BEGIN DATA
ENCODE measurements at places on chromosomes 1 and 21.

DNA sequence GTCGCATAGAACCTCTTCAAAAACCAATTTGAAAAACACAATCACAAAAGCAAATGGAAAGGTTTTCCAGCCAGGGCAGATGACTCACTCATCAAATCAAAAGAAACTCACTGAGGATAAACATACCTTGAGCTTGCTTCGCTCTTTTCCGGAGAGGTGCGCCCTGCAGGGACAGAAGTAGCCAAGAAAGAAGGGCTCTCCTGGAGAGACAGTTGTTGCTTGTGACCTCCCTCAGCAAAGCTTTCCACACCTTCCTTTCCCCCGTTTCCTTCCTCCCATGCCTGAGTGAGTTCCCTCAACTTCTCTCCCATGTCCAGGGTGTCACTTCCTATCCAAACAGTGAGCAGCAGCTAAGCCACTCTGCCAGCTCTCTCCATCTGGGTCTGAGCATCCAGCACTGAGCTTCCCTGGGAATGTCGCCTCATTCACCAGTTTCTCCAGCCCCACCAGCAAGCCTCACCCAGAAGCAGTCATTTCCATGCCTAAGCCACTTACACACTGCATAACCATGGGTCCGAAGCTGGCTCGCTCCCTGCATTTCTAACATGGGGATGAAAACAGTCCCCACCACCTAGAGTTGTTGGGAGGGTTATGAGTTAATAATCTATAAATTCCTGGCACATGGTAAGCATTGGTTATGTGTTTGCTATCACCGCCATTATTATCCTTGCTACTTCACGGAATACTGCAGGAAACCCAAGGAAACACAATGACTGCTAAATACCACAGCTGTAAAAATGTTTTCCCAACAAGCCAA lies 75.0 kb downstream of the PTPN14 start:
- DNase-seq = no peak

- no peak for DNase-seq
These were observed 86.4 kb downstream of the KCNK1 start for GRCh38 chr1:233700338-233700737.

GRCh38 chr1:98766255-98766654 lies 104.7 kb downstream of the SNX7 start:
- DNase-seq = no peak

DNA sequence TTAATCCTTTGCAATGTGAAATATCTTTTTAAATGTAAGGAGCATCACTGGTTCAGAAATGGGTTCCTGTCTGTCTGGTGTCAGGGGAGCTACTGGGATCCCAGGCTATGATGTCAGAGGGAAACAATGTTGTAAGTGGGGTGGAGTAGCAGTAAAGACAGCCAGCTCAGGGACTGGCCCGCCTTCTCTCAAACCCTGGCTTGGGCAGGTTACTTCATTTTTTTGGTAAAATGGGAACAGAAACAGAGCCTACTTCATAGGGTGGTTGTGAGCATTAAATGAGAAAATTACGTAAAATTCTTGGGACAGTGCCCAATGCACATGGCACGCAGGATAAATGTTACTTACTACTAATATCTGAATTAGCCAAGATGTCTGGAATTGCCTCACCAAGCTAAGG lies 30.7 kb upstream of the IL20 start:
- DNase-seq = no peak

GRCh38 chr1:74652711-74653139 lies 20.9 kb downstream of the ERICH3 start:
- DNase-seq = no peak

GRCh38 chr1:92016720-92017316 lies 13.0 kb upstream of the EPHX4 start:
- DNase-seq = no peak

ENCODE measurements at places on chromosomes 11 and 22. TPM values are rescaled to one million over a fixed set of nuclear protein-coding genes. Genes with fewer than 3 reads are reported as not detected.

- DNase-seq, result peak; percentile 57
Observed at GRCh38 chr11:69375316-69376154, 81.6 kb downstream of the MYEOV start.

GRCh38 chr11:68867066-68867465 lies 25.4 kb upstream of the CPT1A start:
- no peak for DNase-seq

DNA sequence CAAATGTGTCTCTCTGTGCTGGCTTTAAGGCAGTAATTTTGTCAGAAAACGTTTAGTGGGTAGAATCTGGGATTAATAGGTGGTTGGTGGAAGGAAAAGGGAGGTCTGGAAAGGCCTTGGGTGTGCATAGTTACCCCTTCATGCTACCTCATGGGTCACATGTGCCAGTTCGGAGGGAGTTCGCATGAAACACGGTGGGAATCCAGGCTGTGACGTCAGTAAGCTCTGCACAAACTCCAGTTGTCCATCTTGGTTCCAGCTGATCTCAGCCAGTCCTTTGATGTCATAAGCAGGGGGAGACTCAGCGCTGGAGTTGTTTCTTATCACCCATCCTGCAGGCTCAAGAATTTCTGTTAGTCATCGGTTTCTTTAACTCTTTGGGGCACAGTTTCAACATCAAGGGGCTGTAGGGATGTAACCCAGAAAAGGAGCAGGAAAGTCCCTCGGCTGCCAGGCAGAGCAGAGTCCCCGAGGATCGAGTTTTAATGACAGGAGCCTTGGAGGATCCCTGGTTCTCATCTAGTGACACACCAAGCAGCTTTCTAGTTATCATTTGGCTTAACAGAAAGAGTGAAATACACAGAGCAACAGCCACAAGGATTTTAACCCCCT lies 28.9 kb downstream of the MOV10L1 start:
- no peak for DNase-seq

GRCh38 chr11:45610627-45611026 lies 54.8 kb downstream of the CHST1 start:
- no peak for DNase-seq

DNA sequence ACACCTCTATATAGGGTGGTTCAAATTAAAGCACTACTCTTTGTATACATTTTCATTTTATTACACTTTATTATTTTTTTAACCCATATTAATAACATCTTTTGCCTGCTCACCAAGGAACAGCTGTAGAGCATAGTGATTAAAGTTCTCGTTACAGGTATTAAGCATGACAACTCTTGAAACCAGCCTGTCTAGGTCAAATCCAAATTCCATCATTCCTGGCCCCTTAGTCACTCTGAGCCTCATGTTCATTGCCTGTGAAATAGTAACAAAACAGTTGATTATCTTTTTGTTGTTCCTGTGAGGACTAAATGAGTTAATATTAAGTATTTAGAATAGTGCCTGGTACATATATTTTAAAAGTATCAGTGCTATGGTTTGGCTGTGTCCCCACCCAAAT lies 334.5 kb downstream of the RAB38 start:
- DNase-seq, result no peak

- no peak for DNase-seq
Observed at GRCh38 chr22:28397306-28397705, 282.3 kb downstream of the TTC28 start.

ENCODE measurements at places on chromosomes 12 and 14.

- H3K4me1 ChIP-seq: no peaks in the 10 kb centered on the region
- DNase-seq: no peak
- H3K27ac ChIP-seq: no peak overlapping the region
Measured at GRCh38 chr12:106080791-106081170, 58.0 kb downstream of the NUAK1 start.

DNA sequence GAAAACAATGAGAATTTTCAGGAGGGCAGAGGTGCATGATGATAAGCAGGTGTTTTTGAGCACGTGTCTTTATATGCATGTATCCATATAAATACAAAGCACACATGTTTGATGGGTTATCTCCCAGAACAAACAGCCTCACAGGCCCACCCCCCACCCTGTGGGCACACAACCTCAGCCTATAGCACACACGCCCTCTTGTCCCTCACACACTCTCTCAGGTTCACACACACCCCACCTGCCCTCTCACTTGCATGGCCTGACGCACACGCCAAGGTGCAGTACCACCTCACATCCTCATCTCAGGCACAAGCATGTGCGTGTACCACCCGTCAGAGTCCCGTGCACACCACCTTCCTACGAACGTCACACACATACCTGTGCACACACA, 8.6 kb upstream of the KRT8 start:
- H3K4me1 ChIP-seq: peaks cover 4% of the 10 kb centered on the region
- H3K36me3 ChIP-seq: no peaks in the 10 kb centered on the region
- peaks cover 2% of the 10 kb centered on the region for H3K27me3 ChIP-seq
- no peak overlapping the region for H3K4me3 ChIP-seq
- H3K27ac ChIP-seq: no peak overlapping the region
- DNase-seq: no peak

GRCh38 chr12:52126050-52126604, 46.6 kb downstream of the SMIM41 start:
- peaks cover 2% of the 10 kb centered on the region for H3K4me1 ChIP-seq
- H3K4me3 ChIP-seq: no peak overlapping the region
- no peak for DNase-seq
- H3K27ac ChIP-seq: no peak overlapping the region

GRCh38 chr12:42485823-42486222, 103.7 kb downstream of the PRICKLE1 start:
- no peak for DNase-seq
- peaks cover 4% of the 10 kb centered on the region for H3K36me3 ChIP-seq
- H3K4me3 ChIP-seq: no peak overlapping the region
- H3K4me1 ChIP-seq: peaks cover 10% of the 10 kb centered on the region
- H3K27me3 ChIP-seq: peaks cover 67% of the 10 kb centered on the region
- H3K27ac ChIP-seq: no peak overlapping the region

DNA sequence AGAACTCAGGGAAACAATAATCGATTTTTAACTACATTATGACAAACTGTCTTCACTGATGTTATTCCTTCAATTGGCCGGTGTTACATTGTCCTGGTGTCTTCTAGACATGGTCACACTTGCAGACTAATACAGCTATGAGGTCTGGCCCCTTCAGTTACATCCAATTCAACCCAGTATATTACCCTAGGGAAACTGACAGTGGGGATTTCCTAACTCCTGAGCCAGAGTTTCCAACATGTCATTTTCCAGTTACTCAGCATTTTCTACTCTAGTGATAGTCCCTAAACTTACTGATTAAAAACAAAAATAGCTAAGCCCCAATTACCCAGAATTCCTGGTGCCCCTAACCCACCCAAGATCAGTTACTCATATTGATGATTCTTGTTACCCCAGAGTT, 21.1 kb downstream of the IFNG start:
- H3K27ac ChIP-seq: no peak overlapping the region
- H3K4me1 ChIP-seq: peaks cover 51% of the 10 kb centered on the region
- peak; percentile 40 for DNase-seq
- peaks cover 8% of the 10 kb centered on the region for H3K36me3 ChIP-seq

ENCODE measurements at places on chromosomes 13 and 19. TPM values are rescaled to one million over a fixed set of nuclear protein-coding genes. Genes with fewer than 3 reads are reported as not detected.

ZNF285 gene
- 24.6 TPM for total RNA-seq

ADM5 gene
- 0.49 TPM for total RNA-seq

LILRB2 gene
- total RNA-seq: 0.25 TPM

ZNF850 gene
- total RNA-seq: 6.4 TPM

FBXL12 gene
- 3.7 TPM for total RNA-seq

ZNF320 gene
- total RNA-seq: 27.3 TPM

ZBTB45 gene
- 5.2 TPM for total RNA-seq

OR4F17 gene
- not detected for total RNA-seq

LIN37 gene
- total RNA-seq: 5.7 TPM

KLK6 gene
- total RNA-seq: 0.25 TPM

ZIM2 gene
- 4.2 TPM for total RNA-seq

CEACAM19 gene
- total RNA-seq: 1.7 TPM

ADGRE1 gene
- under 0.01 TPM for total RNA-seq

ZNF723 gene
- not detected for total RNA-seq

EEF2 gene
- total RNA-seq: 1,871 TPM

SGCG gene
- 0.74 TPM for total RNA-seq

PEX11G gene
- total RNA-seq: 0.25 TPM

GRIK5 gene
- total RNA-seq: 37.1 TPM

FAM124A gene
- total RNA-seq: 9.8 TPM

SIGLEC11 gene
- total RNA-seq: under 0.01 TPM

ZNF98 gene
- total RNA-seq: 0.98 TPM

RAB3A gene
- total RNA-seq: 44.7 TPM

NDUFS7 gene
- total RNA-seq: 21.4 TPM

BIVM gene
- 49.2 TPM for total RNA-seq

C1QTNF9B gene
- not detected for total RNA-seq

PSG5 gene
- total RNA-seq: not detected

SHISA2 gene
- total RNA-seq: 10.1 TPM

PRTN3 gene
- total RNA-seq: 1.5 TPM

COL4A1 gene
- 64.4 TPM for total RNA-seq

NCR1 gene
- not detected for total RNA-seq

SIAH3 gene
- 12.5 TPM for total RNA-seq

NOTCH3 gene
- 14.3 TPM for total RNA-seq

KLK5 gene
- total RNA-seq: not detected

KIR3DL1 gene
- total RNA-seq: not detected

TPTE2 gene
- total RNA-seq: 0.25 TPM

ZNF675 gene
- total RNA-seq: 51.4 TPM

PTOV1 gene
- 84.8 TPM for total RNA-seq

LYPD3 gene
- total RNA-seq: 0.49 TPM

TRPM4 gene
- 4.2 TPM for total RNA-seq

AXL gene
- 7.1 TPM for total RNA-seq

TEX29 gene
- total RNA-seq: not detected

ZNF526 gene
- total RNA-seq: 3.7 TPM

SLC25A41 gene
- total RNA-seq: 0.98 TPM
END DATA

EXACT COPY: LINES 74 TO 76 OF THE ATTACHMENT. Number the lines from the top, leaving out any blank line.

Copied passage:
- total RNA-seq: 5.7 TPM

KLK6 gene
- total RNA-seq: 0.25 TPM